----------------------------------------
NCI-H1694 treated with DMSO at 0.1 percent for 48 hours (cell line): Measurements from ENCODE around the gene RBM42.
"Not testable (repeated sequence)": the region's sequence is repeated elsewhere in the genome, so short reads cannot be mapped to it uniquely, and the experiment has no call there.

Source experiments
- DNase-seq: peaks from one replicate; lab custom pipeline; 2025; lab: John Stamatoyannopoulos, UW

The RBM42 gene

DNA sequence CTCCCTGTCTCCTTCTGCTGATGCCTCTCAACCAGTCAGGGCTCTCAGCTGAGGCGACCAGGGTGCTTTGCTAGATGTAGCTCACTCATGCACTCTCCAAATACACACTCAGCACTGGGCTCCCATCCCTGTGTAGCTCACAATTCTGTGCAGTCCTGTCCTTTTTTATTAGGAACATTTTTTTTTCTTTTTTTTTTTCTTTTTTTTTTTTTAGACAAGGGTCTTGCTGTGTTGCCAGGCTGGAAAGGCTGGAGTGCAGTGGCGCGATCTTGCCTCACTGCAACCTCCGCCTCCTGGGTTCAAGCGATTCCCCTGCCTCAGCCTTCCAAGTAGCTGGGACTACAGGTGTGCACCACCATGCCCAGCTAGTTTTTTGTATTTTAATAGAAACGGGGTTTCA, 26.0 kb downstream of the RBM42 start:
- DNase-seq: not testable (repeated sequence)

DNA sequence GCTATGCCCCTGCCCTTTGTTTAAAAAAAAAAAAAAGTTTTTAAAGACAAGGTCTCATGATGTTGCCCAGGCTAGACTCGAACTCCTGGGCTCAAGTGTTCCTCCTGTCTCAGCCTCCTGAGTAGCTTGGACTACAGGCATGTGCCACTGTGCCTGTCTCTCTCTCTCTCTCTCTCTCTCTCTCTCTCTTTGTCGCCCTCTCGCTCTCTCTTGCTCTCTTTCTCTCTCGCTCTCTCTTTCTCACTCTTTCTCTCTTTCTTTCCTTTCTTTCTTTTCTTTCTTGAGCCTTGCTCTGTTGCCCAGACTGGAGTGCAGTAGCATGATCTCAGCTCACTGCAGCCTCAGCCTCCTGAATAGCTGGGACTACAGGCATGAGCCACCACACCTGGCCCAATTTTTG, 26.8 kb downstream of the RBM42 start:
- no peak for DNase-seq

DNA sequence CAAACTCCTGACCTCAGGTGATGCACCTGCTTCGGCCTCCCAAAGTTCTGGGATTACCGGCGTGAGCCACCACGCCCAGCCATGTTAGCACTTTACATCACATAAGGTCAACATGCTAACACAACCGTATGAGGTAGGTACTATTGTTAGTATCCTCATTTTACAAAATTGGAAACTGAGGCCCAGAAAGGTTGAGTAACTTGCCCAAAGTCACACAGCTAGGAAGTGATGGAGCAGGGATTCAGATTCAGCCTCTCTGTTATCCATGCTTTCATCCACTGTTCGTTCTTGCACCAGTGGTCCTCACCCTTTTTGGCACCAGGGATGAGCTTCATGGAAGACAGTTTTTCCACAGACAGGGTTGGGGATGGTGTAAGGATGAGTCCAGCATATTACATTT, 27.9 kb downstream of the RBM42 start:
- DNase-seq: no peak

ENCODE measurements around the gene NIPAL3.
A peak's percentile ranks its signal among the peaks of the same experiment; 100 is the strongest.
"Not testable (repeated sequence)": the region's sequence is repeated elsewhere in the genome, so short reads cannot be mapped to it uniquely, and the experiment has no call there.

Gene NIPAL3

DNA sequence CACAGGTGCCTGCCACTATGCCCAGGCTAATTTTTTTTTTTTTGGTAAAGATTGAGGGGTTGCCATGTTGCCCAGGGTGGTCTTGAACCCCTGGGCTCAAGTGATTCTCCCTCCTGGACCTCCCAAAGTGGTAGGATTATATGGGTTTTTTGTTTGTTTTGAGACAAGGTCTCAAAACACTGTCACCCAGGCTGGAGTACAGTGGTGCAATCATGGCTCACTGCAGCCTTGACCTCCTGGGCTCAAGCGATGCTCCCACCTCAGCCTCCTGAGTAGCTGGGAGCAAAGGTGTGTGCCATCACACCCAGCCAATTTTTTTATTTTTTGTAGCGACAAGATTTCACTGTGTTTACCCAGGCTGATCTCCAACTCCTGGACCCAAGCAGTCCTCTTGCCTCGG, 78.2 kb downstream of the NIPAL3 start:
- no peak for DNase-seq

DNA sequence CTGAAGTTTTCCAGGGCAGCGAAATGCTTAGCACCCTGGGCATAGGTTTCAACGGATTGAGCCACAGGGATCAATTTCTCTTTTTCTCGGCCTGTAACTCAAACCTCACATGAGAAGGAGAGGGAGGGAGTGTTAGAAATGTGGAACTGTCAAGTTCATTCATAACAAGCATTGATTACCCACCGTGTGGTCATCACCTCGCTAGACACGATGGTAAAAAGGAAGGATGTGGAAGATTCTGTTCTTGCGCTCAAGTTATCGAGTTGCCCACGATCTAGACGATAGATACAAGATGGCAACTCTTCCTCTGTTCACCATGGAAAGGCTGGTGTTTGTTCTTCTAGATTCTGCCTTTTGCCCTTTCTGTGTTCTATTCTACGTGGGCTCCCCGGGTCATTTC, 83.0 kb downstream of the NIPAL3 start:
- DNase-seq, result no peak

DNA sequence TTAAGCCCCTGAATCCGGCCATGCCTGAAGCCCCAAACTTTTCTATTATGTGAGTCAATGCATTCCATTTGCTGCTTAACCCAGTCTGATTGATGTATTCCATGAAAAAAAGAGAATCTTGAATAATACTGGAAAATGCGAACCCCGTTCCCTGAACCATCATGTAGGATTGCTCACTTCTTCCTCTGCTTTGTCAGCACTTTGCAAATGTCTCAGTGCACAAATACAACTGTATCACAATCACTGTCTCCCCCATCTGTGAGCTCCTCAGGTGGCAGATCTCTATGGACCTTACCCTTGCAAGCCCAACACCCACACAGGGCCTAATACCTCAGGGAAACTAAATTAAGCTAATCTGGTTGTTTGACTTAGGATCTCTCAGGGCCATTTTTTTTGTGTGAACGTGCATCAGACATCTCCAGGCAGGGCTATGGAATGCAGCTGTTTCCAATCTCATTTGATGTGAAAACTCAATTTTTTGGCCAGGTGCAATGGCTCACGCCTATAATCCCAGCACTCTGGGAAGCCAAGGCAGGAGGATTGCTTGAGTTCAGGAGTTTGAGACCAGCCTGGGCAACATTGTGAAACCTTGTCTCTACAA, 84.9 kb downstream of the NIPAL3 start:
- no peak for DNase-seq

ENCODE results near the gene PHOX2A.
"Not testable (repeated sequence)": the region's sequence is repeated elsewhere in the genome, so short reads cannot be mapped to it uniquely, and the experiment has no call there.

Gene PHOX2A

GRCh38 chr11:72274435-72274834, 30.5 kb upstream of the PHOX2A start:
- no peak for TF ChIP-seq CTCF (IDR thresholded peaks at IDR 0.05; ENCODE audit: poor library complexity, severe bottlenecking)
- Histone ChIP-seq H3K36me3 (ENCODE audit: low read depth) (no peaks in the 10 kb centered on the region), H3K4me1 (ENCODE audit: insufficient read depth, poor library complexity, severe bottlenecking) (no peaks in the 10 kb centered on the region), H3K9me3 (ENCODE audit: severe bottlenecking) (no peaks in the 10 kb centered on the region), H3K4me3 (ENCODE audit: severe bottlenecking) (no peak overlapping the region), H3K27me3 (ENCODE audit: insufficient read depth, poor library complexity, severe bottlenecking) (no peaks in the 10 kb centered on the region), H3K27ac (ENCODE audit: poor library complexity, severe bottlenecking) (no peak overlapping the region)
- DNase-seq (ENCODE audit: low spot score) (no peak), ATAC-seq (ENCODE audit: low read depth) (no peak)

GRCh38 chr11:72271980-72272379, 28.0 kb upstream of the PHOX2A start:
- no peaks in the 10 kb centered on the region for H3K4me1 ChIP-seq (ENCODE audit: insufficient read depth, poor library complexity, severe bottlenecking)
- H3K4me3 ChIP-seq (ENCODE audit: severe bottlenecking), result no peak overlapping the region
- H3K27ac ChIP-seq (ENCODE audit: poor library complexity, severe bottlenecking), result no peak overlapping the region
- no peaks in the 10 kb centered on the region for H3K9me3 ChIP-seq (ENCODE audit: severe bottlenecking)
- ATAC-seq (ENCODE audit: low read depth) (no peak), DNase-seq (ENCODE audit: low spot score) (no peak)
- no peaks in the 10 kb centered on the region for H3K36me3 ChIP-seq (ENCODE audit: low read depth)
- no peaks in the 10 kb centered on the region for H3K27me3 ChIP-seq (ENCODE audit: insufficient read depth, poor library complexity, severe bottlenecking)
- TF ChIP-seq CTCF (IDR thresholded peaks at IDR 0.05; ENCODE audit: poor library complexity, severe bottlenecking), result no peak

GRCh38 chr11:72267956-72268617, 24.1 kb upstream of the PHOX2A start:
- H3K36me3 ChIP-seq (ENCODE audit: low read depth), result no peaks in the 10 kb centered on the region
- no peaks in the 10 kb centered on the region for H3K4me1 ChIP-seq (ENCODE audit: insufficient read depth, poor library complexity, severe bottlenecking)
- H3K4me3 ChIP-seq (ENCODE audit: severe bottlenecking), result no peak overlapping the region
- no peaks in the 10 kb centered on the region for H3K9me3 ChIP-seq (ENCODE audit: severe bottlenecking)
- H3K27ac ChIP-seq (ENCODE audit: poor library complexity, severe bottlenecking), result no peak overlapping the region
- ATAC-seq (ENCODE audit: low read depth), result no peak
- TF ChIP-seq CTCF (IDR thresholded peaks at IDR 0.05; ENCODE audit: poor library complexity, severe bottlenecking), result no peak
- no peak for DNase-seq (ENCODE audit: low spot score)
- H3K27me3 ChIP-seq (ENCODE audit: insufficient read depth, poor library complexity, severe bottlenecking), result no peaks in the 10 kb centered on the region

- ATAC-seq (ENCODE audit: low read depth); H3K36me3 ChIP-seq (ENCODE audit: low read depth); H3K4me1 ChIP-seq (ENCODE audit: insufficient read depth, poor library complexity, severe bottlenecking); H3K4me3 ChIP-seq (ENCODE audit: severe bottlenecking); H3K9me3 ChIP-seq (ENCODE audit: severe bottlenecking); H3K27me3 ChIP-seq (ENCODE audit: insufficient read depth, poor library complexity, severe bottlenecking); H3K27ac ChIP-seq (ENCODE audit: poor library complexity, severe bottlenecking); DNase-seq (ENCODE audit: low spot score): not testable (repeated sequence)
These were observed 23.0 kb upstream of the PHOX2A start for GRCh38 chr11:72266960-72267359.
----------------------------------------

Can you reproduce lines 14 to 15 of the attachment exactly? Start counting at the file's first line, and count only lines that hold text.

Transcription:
"Not testable (repeated sequence)": the region's sequence is repeated elsewhere in the genome, so short reads cannot be mapped to it uniquely, and the experiment has no call there.

Gene NIPAL3